I was hired by the Iowa Pharmacy Association (IPA) Board of Trustees in July 2011, with an official start date of January 1, 2012. I was honored to be selected and had high aspirations for fulfilling my duties as the IPA’s eighth executive vice president and CEO. It was an incredible honor and, even more so, an incredible responsibility to serve the members of the IPA and continue its strong tradition of leadership, innovation, and collaboration.

I had everything in place to hit the ground running. A strong staff. A supportive board. Dedicated mentors who were a quick call or email away. A predecessor offering to help generously or stay out of my way. And most importantly, to me, a loving family willing to make sacrifices for my success. My husband, Bob, encouraged me to apply for the position and commented, “It won’t be 50/50 at home. I’ll do more so that you can be all the places and do all of the things you need to do to succeed.” And my parents were always willing to travel from Wisconsin for me, Bob, and our young family.

And so, I hit the ground running. Sprinting. I wanted to make a difference. Our son was 6 months, and I was pregnant with our daughter. I wanted to exceed the expectations that others had for me. I wanted to personally solve all the problems that crossed my desk from any Iowa pharmacy professional. In retrospect, the expectations I placed on myself were unrealistic. Yet in the moment, it felt like that was what I needed to do, what I was supposed to do. But as 2013 closed out, I cried every day. For several weeks. At home and at work. I like to think I was still effective at the office, but things slipped and I know I wasn’t leading our team. When I needed it most, I didn’t reach out to mentors, colleagues, or friends. I was going through the motions at home, but I was disengaged from my husband and 2 children. I was burned out, and I couldn’t recognize it for myself.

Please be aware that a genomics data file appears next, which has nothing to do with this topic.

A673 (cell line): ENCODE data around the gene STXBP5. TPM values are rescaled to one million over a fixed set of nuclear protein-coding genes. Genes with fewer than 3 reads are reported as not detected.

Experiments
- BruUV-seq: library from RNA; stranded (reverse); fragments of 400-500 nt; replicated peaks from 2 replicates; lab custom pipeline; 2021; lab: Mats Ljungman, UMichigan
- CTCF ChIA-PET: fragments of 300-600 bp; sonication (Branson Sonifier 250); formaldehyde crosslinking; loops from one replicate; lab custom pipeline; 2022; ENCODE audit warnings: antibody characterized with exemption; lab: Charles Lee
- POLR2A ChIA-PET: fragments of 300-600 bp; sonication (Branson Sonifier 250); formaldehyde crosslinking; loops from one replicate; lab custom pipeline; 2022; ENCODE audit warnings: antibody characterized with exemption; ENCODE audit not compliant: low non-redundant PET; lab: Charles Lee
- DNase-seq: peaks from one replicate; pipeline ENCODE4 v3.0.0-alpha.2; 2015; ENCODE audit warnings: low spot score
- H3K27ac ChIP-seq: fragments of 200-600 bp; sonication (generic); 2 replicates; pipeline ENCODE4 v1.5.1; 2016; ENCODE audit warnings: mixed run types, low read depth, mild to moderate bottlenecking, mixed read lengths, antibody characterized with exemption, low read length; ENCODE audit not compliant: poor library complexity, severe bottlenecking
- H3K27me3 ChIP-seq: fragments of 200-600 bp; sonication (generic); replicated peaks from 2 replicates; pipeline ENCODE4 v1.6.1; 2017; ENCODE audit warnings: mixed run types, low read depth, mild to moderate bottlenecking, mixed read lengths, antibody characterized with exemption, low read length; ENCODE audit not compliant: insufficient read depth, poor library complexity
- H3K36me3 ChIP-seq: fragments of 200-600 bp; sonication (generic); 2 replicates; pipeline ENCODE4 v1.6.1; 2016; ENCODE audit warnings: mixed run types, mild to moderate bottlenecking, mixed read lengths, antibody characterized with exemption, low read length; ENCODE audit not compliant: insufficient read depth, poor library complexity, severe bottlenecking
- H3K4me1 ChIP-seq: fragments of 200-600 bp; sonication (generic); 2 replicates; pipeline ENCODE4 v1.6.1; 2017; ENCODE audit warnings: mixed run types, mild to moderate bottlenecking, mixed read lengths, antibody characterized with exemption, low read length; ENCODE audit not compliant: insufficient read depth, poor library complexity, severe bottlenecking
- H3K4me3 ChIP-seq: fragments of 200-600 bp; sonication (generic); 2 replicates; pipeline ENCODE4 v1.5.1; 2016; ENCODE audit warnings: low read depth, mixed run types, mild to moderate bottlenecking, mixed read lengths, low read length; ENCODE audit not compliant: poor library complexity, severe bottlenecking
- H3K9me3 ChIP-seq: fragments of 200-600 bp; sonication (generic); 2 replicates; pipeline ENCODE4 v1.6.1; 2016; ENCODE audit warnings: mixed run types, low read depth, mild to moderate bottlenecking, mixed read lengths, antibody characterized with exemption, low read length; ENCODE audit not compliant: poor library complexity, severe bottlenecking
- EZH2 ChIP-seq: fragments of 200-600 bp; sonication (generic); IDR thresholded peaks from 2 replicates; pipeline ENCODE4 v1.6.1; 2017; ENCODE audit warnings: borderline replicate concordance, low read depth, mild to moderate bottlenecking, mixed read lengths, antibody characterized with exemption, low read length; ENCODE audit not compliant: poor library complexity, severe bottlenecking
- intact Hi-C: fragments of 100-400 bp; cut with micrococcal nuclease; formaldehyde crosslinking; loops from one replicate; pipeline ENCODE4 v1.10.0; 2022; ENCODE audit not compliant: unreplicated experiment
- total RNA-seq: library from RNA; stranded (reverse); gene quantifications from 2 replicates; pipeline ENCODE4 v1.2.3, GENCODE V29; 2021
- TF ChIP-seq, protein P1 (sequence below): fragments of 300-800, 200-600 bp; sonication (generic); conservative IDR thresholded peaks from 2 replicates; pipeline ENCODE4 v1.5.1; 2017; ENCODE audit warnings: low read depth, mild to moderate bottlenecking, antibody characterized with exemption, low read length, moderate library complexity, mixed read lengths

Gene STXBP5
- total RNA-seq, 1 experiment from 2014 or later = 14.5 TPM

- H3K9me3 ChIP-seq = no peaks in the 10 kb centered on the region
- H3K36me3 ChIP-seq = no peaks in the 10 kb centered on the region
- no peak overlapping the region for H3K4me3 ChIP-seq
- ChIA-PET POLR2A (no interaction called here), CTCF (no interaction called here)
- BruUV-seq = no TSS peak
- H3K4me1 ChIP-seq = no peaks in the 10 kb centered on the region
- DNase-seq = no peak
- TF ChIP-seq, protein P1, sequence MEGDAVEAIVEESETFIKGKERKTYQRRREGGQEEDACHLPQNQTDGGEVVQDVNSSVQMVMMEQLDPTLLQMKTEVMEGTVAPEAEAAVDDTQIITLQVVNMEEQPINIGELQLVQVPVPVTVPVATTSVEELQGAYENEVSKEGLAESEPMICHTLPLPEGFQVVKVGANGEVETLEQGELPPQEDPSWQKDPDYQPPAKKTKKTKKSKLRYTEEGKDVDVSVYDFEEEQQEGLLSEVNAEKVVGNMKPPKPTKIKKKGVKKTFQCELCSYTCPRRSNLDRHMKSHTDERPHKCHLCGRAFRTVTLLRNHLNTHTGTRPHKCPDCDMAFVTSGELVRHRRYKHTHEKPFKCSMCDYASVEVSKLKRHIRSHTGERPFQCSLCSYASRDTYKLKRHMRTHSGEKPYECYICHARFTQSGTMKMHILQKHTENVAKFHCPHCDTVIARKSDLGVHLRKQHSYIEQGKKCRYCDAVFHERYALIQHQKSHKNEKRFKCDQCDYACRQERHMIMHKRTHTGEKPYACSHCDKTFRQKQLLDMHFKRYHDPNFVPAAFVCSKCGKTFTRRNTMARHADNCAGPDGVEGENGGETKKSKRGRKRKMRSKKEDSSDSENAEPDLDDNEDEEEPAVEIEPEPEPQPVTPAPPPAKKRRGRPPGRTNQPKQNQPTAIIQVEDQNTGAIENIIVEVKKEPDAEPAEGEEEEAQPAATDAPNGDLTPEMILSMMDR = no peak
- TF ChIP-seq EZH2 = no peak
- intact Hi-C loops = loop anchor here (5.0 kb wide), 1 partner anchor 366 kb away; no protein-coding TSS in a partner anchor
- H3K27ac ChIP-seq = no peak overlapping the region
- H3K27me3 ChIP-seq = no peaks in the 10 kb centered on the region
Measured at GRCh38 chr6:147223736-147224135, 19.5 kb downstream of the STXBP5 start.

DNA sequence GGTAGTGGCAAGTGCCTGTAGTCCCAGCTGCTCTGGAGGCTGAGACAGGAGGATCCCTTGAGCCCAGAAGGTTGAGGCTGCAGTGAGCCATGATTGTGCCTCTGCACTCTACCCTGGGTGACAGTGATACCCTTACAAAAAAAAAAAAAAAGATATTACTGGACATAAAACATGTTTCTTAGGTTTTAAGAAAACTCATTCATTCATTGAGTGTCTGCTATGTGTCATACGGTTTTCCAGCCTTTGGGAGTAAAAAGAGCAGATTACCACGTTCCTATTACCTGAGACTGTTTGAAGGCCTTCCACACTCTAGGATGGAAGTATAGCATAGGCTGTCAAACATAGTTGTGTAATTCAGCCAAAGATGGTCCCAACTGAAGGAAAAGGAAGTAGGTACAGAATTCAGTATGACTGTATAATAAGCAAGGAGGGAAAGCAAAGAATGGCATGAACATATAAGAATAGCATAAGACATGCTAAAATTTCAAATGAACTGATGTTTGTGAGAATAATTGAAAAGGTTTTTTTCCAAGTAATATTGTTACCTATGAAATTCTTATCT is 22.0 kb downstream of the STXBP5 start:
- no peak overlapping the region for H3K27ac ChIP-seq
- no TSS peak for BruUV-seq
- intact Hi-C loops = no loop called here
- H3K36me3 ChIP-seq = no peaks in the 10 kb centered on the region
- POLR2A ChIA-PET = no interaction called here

Thankfully, others helped me recognize that I was deep into the 5 stages of burnout. My husband and parents thought I was depressed—they weren’t necessarily wrong—but it was the IPA executive committee, during my annual review, that addressed my professional burnout. I am grateful to those who identified my burnout and supported me to make changes and reverse the syndrome.

It meant developing boundaries and honoring them. It meant recognizing, and accepting, what I could do as an individual and what the IPA could do. It also meant prioritizing and delegating, making tough decisions and hiring help at home. For me, this included medication. I don’t have enough pages, but the details of these changes and boundaries are the critical elements of how I personally overcame burnout.

Although my professional burnout story is from 5 years ago, it has come back into focus and recent conversations as I attend our 2019 IPA Goes Local events across the state. In partnership with the Iowa Medical Society and the Mervyn Group, these events focus on burnout syndrome and what can be done by individuals, leaders, and organizations to reverse it.

Once again, I continue to learn and be inspired by Iowa pharmacists. I’ve been inspired to share my own burnout story because I know I am not alone. Together, we can learn from one another, support one another, and overcome the shame associated with burnout. Individuals who care deeply about their profession and their work are at great risk for experiencing burnout.

Naturally, IPA members are also the pharmacy professionals who care deeply about the profession. This connection is one of the many reasons the IPA focuses on burnout and resilience through prioritizing focus, programs, research, and resources.

If you or someone you know is experiencing any level of burnout, please know that the IPA, and your colleagues, are here for you.